Hearing Aids for Believers

Author: Jim Elliff
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Let’s face it-sometimes it is hard to get much out of the sermon or teaching you receive in your church. While some of the blame often lies at the feet of the presenter, it is still the obligation of the listener to scratch for something nourishing for the soul.

Here are some hearing aids:

  1. Sleep more. Not during the meeting, of course, but the night before. This takes some planning. It is especially difficult with youth, who use Saturday night as an opportunity to stay up as late as possible.
  2. Take notes. Buy a small notebook with a sturdy back, and don’t forget to bring a pen or pencil. Your notes may be imperfect, but they do help a sluggish mind. Don’t let your note taking make the session purely academic. Sermons are to be “experienced.” I like to put the subject in a circle in the middle of the page and draw lines out from the circle to other points, etc. But everyone has their own style.
  3. Bring your Bible. It is difficult to follow the preacher’s line of thought when you don’t have the whole text of his message, including the surrounding context, in front of you. Pew Bibles are sometimes useful, but using your own Bible means that you can underline as you need to, and write notes in the margin.
  4. Sit closer. Almost without exception, the best listeners are in the front. There are some valid reasons to be in the back, needless to say, but it is usually true that sitting in the back impedes our listening.
  5. Minimize distractions. If you are sitting where there is a lot of movement around you, find a better place. If your kids are noisy and seek your attention, then “divide and conquer” by asking a relative or friend to sit with you. Prepare a way for the little ones to “draw” what they are learning from the sermon. And make sure they go to the bathroom prior to the meeting. Nothing breaks concentration, for listeners as well as the preacher, like the Sunday shuffle to the restroom.
  6. Ask questions. In a typical session, this will likely have to be done following the meeting. For instance, you might ask: “Pastor, I did not understand what you meant by the phrase ‘sanctification is by faith.’ Would you please explain that again to me?”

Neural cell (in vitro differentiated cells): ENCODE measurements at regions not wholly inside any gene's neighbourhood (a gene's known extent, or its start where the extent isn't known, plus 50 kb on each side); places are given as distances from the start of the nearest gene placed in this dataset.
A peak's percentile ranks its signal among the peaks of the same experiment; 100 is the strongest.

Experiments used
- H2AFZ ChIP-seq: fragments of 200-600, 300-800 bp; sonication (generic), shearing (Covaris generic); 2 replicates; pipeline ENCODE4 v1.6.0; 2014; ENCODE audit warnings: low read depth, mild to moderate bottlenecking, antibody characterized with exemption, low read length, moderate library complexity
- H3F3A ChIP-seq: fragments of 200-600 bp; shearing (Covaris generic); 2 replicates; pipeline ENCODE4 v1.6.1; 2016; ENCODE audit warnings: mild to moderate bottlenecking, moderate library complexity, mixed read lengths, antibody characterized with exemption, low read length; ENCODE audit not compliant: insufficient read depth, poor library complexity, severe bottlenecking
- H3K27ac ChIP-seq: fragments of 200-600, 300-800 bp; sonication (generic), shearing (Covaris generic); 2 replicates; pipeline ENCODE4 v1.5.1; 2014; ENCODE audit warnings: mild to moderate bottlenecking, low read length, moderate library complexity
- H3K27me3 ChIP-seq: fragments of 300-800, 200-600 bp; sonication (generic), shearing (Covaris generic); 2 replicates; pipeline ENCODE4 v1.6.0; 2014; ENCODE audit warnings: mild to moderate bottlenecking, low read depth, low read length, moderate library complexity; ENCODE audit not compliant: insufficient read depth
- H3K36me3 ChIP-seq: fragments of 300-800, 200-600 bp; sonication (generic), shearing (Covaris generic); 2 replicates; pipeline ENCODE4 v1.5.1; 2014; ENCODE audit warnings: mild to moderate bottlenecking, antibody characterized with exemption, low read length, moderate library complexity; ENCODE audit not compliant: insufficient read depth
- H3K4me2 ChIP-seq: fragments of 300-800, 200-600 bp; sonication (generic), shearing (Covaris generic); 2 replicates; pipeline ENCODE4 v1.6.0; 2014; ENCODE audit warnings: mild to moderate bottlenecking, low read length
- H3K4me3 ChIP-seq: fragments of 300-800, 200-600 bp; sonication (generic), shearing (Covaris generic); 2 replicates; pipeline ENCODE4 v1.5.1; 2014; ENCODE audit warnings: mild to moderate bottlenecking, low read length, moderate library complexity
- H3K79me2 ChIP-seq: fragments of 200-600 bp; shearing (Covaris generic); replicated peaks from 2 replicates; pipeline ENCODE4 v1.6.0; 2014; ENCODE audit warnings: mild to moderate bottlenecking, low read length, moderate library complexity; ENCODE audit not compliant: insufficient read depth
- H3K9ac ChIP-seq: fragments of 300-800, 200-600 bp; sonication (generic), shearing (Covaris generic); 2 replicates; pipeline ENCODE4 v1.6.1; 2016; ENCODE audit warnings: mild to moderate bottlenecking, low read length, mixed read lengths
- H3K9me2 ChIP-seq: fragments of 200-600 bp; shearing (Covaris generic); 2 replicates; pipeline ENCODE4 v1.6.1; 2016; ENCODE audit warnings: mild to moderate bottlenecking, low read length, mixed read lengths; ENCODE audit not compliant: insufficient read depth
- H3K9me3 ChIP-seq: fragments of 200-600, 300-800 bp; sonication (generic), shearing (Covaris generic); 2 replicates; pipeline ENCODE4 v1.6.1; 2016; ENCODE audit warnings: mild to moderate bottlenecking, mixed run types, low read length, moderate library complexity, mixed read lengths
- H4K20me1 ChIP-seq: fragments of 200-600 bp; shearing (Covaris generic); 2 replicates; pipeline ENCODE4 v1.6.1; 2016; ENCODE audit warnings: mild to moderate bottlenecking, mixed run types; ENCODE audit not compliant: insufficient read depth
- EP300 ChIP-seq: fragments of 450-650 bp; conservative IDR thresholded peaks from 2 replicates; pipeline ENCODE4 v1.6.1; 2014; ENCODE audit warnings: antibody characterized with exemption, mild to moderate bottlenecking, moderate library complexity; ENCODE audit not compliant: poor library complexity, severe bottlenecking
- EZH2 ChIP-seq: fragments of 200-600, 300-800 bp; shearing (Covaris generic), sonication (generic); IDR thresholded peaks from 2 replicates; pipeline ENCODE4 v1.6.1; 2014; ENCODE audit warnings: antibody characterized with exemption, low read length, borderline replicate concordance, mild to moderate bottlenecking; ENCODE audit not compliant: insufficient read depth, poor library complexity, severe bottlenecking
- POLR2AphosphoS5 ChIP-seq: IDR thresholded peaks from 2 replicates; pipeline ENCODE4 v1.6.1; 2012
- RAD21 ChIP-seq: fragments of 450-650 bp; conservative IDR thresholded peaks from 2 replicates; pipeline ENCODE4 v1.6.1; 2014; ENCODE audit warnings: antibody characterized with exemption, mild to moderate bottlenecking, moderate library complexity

7. Discuss the problem. Express to a pastor or leader that you are having trouble listening and would like to improve. Ask for suggestions. Perhaps this will cause the leader to be alert to your need and to improve communication, or you might discover some better way to connect to his style of speaking.

Some people sleep each and every time the Word is preached. The preacher opens his Bible; the member closes his eyes—every time! Others don’t sleep, but they have nomadic minds and never concentrate. Years of this will leave you spiritually destitute. There has never been a truly spiritual person who could not somehow lock his or her mind on the truth.

Jesus said, “Therefore take heed how you hear. For whoever has, to him more will be given; and whoever does not have, even what he seems to have will be taken from him” (Luke 8:18).

In other words, if you do not “take heed how you listen” even what you seem to have in terms of understanding will be taken away from you, revealing that you never truly understood or knew God at all.

One person hears all he can and, though it might not be all he would like, it still makes him stronger. The other person sleeps or mentally escapes and experiences spiritual atrophy or even eternal loss.

Nobody likes to be told, “Get a hearing aid.” But I say, “He who has ears to hear, let him hear!” (Mt. 13:9).

Copyright © 2004 Jim Elliff.
Permission granted for reproduction in exact form. All other uses require written permission.
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